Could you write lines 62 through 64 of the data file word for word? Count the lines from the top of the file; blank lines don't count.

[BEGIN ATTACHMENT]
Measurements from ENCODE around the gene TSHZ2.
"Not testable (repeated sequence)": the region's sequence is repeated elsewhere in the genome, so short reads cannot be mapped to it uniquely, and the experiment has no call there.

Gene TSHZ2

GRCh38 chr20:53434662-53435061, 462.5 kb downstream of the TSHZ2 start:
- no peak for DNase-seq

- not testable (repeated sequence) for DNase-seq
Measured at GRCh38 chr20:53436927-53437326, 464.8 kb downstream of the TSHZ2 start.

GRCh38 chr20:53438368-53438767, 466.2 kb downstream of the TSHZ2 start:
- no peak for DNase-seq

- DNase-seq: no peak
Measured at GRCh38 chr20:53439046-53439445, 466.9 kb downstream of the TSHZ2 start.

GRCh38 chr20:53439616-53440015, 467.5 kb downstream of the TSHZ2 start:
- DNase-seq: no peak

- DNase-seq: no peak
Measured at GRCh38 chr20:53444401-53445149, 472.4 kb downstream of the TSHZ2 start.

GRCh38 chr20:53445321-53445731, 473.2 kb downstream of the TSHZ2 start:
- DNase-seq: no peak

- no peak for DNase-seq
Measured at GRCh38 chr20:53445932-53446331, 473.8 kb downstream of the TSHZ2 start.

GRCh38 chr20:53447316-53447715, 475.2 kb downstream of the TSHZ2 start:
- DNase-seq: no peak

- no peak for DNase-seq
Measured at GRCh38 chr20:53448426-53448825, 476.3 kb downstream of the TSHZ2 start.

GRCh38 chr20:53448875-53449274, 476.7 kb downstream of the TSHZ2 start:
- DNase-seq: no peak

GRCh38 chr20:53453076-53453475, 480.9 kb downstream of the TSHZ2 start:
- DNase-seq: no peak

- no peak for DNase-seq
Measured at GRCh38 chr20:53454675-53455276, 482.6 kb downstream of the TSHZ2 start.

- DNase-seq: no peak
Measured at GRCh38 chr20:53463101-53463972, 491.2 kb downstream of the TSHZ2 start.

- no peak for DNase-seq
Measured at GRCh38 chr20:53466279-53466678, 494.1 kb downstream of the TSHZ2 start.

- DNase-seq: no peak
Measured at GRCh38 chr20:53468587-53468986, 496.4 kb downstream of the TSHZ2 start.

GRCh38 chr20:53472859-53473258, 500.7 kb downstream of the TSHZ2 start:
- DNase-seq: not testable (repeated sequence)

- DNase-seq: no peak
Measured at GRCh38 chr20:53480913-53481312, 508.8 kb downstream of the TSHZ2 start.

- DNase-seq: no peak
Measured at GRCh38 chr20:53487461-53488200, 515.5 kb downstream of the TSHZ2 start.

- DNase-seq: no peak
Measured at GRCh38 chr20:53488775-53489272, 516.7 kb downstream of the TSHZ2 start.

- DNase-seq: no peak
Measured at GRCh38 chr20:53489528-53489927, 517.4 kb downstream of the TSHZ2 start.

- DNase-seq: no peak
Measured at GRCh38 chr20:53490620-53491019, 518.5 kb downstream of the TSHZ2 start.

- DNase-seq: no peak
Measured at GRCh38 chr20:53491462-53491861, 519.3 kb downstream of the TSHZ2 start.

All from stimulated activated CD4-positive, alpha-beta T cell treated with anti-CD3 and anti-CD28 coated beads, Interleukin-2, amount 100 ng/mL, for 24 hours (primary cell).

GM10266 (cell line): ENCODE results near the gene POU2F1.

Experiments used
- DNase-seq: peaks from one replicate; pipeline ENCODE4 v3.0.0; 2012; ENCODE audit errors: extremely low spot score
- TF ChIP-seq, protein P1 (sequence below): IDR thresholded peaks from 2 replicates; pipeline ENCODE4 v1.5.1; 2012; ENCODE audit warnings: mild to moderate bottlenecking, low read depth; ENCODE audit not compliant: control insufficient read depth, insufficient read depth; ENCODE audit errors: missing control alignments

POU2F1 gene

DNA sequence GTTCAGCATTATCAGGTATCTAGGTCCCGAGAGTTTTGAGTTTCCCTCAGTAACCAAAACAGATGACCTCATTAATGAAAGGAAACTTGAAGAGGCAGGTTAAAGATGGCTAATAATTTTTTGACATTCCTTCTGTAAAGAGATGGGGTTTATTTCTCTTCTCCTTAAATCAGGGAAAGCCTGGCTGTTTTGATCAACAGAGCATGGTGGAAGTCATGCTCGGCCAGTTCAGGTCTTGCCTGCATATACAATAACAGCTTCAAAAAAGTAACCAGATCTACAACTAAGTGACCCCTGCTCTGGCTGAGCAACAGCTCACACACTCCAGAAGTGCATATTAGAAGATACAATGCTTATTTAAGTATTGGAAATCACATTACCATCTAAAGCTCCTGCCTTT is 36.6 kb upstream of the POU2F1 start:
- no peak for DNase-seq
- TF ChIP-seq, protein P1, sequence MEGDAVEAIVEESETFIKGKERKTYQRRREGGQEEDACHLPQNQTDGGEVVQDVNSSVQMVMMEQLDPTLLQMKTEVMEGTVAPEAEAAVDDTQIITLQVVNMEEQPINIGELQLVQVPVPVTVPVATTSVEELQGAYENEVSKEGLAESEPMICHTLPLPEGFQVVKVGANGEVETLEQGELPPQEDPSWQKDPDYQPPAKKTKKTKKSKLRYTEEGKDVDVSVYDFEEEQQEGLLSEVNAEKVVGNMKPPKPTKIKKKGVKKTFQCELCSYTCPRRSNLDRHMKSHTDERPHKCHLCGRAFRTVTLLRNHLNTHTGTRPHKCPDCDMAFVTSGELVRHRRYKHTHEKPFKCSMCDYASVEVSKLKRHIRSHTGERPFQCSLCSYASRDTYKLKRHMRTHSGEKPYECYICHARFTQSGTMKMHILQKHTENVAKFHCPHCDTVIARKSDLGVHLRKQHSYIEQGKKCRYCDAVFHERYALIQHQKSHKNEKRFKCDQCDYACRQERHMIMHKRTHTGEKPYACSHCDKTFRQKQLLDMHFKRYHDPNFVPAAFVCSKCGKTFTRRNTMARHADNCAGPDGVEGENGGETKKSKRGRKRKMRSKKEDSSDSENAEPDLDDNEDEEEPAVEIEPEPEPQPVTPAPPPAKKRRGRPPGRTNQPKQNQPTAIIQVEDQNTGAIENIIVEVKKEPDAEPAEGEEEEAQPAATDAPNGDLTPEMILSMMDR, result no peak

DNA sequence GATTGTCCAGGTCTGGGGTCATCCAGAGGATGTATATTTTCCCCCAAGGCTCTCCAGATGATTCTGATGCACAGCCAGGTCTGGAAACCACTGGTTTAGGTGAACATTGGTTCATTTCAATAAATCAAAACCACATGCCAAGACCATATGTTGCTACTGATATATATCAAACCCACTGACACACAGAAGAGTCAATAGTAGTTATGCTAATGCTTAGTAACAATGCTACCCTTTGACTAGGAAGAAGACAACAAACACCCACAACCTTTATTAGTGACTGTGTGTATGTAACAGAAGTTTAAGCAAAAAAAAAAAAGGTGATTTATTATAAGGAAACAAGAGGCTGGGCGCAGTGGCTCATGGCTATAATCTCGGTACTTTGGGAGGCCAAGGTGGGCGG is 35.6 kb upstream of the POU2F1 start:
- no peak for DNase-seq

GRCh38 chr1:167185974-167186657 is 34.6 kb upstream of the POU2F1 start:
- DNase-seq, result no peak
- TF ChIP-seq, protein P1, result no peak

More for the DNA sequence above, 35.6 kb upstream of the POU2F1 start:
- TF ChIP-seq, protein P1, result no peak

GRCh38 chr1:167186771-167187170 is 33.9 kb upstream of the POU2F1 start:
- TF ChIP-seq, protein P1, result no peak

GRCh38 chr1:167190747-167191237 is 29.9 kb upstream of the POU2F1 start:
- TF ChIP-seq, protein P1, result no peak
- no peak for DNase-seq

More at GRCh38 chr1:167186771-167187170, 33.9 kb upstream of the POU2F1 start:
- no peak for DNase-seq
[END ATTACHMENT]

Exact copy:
- DNase-seq, result no peak
- TF ChIP-seq, protein P1, result no peak

More for the DNA sequence above, 35.6 kb upstream of the POU2F1 start: